Dave King: Rangers board have acted in bad faith
Dave King has urged Rangers fans not to buy season tickets and has accused the board of an "extreme act of bad faith".
The former Ibrox director is upset the club have asked fans to renew their season tickets before the completion of a review of the business's operations.
King will set up a bank account for fans to pay their renewal money into and act as custodian alongside former Rangers captain Richard Gough.
Rangers described King's comments as "nothing short of disgraceful".
King's intervention signals an end to his attempts to work with the directors in a bid to address the club's financial problems.
He met the board last month and agreed to grant them time to complete chief executive Graham Wallace's business review and draw up a funding plan.
The board pledged to release the details of Wallace's review, which he said at last December's annual general meeting would take 120 days, before fans are asked to renew their season tickets. The deadline for that period is 17 April.
"The chairman [David Somers] has advised me that the board will now only issue the review at the end of the season-ticket renewal period and it will consequently not be timeously made available to fans," King said.
"Disturbingly, the chairman has advised me that the true intention of the board had always been to delay issuing the review until funds had been largely collected.
"I apologise to all fans for wasting time by lending credibility to the board's false representations. I was wrong to give them the benefit of the doubt. At least we now can no longer have any uncertainty about governance at the club.
"It is common cause that the club is not a going concern without access to the season-ticket loan from the fans. It is also common cause that the season-ticket money will only provide partial relief in advance of a more permanent recapitalisation.
"I believe that it is vital that fans now withhold season-ticket money from this board and similarly refuse to support the club by way of the purchase of replica kit or any other retail product."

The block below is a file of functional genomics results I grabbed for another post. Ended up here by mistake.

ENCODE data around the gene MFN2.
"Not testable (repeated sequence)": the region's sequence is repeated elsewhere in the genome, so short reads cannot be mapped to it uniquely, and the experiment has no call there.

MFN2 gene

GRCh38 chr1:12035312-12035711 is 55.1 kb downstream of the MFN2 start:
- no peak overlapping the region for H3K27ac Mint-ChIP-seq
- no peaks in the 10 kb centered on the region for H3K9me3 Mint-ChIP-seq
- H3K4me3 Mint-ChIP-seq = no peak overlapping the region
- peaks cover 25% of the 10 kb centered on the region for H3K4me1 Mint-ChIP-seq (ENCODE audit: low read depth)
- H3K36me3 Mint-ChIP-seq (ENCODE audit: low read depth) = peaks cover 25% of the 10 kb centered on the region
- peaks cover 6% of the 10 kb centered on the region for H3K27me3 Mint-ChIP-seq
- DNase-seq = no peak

Rangers borrowed £1.5m from two shareholders to meet costs and that money will be repaid though season-ticket income.
Wallace pledged to cut costs, but season-ticket money is critical. In March's interim results, going concern status was granted on condition of increased prices and sales.
As a consequence, the board need to ring-fence any season-ticket income that arrives until they are certain the business is a going concern for the next 12 months.
The Union of Fans - a coalition of supporters groups - pledged to set up a season-ticket trust fund for fans to pay their money into. The intention was to then provide the funds to the club in return for security over the property assets, which directors have insisted they will not borrow against.
The account that is to be set up - with King, Gough and other custodians voted for by fans - will essentially provide the basis for the trust fund.
"As a minimum, the board must provide the club property as security against the season-ticket money," added King.
"I recognise that fans will have anxiety about 'betraying' the club and the risk of loss of a cherished seat at Ibrox.
"However, the time has come when the trade-off is a potential loss of a seat against the loss of the club. That would be the real betrayal.
"This board has lost its right to be dealt with on a good-faith basis."
Rangers, who have referred the matter to legal advisors, noted King's statement "with astonishment" and said he had made "a number of untrue allegations".
"The board stated that it will issue the results of the business review prior to the season-ticket renewal window ending," read a statement on the Rangers website.
"This position remains unchanged and Mr King is well aware of this having sought personal confirmation on this matter from the chairman as recently as [Thursday].
"The business review period has not yet even ended, as Mr King is well aware, however he has elected to make yet another public statement to serve his own purposes.
"When the board met Mr King a few weeks ago, he made it clear that he did not want to put another penny into the club and would prefer to see the club using other investors' money."